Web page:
Thursday, May 21

Changing the Economics of How the Game Is Played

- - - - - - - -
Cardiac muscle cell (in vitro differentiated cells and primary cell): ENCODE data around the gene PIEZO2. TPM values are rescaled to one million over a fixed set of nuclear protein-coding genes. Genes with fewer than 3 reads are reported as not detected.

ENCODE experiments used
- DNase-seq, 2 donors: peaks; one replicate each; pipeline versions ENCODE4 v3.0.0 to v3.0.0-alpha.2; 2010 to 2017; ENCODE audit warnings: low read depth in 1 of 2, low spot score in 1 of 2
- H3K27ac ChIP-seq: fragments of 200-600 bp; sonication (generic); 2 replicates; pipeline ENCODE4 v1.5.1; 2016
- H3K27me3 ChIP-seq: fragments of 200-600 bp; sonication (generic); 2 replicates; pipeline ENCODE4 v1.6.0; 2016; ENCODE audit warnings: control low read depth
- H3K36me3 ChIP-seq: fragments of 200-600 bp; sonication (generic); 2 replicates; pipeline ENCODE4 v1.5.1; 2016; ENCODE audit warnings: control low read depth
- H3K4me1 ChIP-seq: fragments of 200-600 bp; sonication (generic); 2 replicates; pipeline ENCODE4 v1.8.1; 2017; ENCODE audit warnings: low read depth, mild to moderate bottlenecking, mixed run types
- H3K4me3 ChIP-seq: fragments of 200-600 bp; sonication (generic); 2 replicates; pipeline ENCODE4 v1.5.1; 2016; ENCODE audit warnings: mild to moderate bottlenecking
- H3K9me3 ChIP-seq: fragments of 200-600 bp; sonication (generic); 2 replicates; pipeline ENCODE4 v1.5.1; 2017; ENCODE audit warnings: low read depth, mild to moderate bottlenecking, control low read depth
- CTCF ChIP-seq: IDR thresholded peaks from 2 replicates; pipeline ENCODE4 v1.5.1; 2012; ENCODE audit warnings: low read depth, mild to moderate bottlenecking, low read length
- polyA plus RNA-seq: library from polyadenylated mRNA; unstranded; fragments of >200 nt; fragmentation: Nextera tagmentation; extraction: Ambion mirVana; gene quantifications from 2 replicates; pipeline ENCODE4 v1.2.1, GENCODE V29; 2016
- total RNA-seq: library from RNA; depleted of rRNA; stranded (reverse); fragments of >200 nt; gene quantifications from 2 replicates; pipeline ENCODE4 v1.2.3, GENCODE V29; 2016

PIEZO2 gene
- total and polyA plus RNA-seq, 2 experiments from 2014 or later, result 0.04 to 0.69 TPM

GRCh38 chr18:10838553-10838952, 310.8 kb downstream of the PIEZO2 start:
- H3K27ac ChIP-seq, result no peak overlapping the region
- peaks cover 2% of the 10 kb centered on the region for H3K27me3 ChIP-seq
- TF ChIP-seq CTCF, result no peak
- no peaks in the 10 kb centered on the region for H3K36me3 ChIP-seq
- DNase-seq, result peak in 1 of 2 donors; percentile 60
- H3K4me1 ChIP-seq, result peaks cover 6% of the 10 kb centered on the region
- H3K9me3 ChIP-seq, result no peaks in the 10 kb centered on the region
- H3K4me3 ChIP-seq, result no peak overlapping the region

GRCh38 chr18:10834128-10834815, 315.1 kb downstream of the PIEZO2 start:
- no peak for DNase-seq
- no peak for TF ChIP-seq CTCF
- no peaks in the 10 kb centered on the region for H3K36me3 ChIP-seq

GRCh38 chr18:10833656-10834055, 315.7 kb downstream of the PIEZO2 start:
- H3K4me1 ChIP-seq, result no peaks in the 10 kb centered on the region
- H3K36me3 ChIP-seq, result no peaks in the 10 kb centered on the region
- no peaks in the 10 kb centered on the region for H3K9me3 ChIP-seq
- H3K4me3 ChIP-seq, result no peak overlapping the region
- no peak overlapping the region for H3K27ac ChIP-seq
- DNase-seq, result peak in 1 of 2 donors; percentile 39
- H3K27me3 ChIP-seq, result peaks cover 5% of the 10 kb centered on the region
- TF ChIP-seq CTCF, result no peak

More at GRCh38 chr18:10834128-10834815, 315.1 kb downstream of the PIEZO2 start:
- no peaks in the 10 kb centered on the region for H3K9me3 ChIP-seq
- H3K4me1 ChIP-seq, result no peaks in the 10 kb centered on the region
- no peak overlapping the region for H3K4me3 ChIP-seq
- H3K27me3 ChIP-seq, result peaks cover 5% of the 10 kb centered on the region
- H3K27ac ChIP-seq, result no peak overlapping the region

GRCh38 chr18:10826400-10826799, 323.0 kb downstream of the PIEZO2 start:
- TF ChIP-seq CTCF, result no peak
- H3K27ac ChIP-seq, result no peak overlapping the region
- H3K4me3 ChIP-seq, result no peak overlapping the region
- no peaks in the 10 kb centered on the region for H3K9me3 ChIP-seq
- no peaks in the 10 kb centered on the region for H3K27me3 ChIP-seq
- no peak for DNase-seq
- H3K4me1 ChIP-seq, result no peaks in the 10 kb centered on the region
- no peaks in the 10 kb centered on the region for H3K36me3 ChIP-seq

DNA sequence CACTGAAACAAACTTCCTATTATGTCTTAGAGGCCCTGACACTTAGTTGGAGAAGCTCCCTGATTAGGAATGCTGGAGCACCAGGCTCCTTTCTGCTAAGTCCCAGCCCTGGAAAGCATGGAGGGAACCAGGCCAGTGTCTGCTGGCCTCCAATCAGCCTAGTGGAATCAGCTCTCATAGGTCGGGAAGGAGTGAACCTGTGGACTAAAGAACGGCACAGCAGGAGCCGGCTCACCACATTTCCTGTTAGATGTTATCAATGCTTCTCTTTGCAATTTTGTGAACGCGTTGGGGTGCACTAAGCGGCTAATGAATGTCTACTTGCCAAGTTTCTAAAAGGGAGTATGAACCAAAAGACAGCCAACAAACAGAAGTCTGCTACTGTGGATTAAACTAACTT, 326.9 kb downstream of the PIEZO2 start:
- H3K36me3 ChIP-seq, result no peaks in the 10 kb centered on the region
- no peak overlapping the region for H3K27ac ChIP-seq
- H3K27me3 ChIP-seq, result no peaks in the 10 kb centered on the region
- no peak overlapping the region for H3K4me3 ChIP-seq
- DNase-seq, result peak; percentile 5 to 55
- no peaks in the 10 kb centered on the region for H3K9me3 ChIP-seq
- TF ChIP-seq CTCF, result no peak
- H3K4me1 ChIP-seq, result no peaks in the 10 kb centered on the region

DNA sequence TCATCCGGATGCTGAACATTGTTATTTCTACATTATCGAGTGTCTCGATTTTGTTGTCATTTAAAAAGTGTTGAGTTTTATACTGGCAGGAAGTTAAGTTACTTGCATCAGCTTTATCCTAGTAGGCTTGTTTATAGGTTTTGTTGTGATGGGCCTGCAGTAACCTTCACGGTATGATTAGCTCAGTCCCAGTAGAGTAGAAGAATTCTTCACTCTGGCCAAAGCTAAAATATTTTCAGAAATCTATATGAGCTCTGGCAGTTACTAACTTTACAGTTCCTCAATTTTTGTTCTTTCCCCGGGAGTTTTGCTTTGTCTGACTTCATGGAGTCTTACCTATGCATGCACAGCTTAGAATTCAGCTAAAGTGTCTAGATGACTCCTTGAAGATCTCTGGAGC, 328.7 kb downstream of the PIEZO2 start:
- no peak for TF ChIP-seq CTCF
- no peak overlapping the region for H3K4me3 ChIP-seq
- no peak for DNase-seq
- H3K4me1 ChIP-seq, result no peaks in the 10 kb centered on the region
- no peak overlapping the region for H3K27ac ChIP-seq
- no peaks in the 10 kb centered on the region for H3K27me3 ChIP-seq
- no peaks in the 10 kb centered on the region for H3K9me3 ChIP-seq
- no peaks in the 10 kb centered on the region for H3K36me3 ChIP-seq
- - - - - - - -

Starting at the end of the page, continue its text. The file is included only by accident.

The well-known quote from Ghandi rings true in my head as I dwell on the theme for this post – “You must become the change you wish to see in the world.” The call for change resonated with the election of President Obama and the people took to heart the message. In order to see change, we must be willing to embrace the challenges that lie ahead and accept our responsibilities. Within the music community, there’s a strong cry for change. From asking for more support from the music fans to wanting more quality and substance from music artists and demanding better treatment and fairness from record labels. Being that the music artist is the central figure in the overall scheme of things, let’s concentrate on the need for creativity, quality and substance. I was reading a post by Tim Feriss, author of the book, “The 4-Hour Workweek”, entitled, “Start-up Strategy: To Change the Game, Change the Economics of How It’s Played”. Within the post he references a book entitled, “Rules of Thumb” by Alan Webber and the significance of changing the economics of how the game is played. He mentions Jerry Garcia, manager for the Grateful Dead and how he created the first social network in the seventies. His principle: “You do not merely want to be considered just the best of the best. You want to be considered the only ones who do what you do,” earned him the position as one of the top management gurus of all time. At the time, (and it’s still relevant today), you weren’t allowed to take photos or record live performances. The Grateful Dead’s strategy allowed fans to take photos, record live performances and bootleg their material. The Grateful Dead isn’t known for selling records, but they are known for their massive following of dedicated fans. The band made their money from selling merchandise. Giving their fans permission to share live recordings and photos put them in a category by themselves. I’m not writing this post to say we need to adopt the “give your music away for free” model. I made clear that that trend is dead in my previous post. What I’m saying is that we need to think beyond trying to be the best and figure out how we can change the economics of the music industry. As Murs said on his latest album, “Murs For President”, the "Time Is Now" for us to change the way we perceive music. We need not depend on the traditional way of doing things. As we can see, the music empire of the past is falling. After you finish reading this post, think of ways you can be considered “the only ones who do what you do.”

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